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Renewed Questions, Criticism As Weiner Presses Ahead With Campaign

Weiner Says He Messaged Up To 3 Women After Resigning

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Weinergate

NEW YORK (CBSNewYork/AP) – Anthony Weiner is trying to salvage his campaign after new details emerged that he’d traded racy messages with as many as three women since similar sexting forced him out of Congress.

Facing a third day of renewed queries and criticism of his conduct, Weiner attended a New York City mayor’s forum Thursday night.

“These things are behind me and I’m looking forward on how to make New York better for the middle class and those struggling,” he said.

The scandal got seamier Thursday when the gossip website The Dirty posted an unredacted crotch shot that it said Weiner sent to a woman last year.

When reporters attempted to pin down the evasive Weiner as to the number of women with whom he had exchanged illicit messages, he delivered a rambling response before settling on “six to 10, I suppose.” His campaign later clarified that of that total, Weiner corresponded with three of them after leaving office.

Weiner said he was still “working with people” to get help dealing with his penchant for X-rated online flirting, but he disputed that it’s an addiction.

The woman who claims to have engaged in the online sex chats with Weiner, 23-year-old Sydney Leathers, confirmed her identity Thursday and told “Inside Edition” that Weiner disgusted her.

“He’s not who I thought he was,” she told the show. “The exact wording was that he is an argumentative, perpetually horny middle-aged man. At the time, I was like, ‘no you’re not.’ But yes he is.”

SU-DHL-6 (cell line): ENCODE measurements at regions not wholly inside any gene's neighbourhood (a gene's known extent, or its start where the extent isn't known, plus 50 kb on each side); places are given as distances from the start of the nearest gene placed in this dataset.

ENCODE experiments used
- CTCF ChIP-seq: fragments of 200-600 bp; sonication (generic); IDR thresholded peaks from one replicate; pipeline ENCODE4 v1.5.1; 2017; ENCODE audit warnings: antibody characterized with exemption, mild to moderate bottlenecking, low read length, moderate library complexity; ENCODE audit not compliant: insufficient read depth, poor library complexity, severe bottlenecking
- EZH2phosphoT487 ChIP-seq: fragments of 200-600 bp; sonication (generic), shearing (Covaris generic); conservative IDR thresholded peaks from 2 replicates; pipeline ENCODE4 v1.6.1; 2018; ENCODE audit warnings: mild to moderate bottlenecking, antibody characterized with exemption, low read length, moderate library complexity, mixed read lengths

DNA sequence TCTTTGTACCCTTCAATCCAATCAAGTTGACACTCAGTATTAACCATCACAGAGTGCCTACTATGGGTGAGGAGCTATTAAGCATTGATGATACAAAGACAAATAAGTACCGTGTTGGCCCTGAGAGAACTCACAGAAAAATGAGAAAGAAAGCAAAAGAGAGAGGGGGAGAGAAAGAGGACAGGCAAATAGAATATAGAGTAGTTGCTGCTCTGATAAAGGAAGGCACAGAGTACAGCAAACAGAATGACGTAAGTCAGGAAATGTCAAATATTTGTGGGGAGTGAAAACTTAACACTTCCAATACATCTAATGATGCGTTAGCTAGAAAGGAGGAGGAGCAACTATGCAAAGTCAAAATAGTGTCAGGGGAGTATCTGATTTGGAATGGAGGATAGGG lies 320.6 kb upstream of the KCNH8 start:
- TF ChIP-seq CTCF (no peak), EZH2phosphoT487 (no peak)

She said Weiner told her that he loved her and she reciprocated. Asked what advice she would give the embattled mayoral candidate, she said, “Stop lying, stop embarrassing his wife and get help.”

“I felt like he was saying one thing to me and saying another thing to his wife, another thing on the campaign trail,” she said.

Leathers said Weiner started corresponding with her last July, more than a year after he stepped down from Congress and within weeks of a glowing People magazine cover story about his repaired marriage to Hillary Rodham Clinton aide Huma Abedin.

Before the revelations, Weiner was leading most polls gauging the primary race. But a new Marist poll Thursday showed he fell behind City Council Speaker Christine Quinn in the crowded Democratic field.

The poll also found 55 percent of registered Democrats now have an unfavorable impression of Weiner, while 30 percent see him favorably. The numbers were nearly the reverse of a June poll by the same entities, which tallied a 52-36 percent favorable-to-unfavorable split then.

“New York City Democrats were willing to give Anthony Weiner a second chance but are reluctant to excuse his behavior now,” Marist College polling director Lee Miringoff said in an analysis of the results.

But most of the audience at Thursday night’s mayoral forum seemed willing to look beyond Weiner’s mistakes.

“He’s been brave enough to come forward and admit his mistakes, even with his wife,” said Saman Tha Perez from Queens.

“As long as you recognize it, that you make a mistake and you’re willing to work on it, that’s a good thing,” said Maria Jimenez from Brooklyn.

Still, Democratic voters are roughly evenly split on whether he should drop out of the race, and on whether his digital dalliances will affect their votes.

“Campaigns are not about the candidates,” Weiner said. “It may look that way, our names may be on the ballot, but this is about New Yorkers.”

Weiner has been urged to quit the race by newspaper editorial boards some rivals. And on Thursday, House Minority Leader Nancy Pelosi called his behavior “reprehensible” and “disrespectful of women.” But she said it was up to him to decide whether he should leave the mayor’s race.

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(TM and © Copyright 2013 CBS Radio Inc. and its relevant subsidiaries. CBS RADIO and EYE Logo TM and Copyright 2013 CBS Broadcasting Inc. Used under license. All Rights Reserved. This material may not be published, broadcast, rewritten, or redistributed. The Associated Press contributed to this report.)